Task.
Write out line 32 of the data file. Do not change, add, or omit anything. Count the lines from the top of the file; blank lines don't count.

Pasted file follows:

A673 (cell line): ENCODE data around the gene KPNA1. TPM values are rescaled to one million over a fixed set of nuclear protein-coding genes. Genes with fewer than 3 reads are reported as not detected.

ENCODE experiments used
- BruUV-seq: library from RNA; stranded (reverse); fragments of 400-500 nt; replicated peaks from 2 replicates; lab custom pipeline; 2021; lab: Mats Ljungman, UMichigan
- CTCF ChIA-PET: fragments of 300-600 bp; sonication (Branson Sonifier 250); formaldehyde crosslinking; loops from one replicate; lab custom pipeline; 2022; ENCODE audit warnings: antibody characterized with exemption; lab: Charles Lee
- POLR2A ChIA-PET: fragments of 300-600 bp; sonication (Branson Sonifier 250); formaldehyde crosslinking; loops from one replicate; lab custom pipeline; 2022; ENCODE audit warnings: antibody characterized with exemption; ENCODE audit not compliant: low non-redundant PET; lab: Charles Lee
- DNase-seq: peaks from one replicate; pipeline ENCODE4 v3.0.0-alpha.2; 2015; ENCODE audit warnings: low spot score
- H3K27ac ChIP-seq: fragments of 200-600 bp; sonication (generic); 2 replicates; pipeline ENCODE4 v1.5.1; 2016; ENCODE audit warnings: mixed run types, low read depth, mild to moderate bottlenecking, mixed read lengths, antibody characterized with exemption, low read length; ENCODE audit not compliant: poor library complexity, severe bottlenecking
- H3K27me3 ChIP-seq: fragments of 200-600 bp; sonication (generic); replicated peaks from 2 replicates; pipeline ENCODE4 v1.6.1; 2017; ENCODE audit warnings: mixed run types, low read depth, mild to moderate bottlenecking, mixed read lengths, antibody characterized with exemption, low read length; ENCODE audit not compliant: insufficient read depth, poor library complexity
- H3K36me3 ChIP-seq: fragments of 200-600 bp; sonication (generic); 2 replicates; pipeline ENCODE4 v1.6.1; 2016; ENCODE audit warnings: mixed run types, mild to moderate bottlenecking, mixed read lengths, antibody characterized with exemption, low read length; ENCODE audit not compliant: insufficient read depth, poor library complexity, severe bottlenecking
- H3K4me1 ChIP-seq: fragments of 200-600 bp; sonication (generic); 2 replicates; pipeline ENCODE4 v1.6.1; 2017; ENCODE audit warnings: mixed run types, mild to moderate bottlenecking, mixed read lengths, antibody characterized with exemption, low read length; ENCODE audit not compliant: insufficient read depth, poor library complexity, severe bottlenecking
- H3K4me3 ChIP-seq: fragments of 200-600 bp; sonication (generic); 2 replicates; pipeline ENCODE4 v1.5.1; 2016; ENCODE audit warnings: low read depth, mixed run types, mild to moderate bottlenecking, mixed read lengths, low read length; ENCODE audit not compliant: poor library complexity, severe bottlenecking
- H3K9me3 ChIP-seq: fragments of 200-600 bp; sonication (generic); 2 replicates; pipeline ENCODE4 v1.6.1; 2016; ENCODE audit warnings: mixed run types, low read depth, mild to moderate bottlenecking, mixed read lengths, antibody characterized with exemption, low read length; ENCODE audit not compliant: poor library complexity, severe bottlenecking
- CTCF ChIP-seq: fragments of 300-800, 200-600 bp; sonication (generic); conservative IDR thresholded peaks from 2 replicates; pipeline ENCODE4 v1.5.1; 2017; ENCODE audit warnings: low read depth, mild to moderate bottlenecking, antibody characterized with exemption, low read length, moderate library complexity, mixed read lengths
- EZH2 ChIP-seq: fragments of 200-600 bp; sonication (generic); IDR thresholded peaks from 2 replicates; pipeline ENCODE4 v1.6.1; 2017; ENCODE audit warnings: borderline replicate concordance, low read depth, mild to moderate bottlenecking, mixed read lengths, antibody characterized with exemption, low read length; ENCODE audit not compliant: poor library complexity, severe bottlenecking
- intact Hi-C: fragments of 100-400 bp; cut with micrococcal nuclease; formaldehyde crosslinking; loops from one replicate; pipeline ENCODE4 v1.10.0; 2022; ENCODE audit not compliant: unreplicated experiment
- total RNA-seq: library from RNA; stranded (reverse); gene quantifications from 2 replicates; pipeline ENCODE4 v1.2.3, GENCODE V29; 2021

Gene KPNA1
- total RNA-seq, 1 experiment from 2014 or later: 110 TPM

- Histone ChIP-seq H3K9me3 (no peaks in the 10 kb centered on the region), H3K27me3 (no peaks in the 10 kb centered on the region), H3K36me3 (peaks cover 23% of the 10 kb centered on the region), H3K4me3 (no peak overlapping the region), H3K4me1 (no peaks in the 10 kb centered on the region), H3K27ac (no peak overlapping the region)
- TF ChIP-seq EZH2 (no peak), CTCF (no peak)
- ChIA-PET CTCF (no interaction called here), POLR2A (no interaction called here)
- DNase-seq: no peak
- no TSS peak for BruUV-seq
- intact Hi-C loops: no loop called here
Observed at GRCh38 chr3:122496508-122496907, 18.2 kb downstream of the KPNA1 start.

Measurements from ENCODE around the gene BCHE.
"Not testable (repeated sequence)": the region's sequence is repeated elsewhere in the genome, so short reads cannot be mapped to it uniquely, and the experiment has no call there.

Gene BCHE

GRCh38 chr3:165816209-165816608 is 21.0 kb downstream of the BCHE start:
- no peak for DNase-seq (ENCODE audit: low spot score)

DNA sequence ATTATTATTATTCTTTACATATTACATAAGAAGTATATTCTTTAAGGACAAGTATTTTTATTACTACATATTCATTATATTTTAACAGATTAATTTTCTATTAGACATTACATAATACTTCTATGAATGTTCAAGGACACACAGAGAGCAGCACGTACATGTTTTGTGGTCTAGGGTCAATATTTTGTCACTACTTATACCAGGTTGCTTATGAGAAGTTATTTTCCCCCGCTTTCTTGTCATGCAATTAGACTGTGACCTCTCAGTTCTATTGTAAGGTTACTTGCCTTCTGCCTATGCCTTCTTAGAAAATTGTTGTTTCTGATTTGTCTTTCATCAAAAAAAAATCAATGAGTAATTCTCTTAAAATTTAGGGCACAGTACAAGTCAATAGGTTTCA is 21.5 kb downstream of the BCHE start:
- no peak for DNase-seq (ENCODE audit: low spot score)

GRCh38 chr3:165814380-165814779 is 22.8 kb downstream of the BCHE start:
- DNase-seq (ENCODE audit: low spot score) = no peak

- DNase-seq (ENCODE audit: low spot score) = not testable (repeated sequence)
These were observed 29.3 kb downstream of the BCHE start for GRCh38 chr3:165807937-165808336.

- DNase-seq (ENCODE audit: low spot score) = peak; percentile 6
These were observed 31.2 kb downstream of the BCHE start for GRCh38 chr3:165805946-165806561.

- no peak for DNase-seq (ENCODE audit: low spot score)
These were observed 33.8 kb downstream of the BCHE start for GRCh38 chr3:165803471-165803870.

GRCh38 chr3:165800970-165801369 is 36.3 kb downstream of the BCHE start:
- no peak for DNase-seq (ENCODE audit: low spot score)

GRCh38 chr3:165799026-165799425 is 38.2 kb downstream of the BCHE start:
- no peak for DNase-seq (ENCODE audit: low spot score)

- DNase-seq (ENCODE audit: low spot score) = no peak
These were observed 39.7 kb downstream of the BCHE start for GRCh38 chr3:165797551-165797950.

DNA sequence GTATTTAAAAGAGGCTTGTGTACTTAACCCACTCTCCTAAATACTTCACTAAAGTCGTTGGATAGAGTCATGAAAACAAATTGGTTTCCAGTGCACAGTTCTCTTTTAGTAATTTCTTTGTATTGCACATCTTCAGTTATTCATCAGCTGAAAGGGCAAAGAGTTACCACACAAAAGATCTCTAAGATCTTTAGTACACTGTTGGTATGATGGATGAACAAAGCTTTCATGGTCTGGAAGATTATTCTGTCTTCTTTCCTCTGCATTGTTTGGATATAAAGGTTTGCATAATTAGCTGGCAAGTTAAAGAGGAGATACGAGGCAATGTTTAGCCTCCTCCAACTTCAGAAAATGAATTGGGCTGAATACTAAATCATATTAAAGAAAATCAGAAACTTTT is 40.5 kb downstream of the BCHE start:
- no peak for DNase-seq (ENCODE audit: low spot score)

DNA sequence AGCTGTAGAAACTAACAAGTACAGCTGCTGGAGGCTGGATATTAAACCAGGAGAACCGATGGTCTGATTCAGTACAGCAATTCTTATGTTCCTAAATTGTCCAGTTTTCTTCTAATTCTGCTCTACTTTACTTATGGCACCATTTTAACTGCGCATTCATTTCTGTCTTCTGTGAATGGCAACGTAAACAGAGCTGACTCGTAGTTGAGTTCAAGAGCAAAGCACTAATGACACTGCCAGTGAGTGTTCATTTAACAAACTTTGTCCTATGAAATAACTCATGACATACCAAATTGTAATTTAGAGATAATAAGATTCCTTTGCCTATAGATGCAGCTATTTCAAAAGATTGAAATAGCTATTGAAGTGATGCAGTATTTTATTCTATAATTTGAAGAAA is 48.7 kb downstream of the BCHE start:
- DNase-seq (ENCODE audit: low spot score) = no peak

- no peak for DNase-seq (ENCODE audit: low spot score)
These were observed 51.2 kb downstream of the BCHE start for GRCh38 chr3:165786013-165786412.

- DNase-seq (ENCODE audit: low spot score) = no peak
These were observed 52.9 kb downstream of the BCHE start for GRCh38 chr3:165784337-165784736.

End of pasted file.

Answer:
- no peak for DNase-seq (ENCODE audit: low spot score)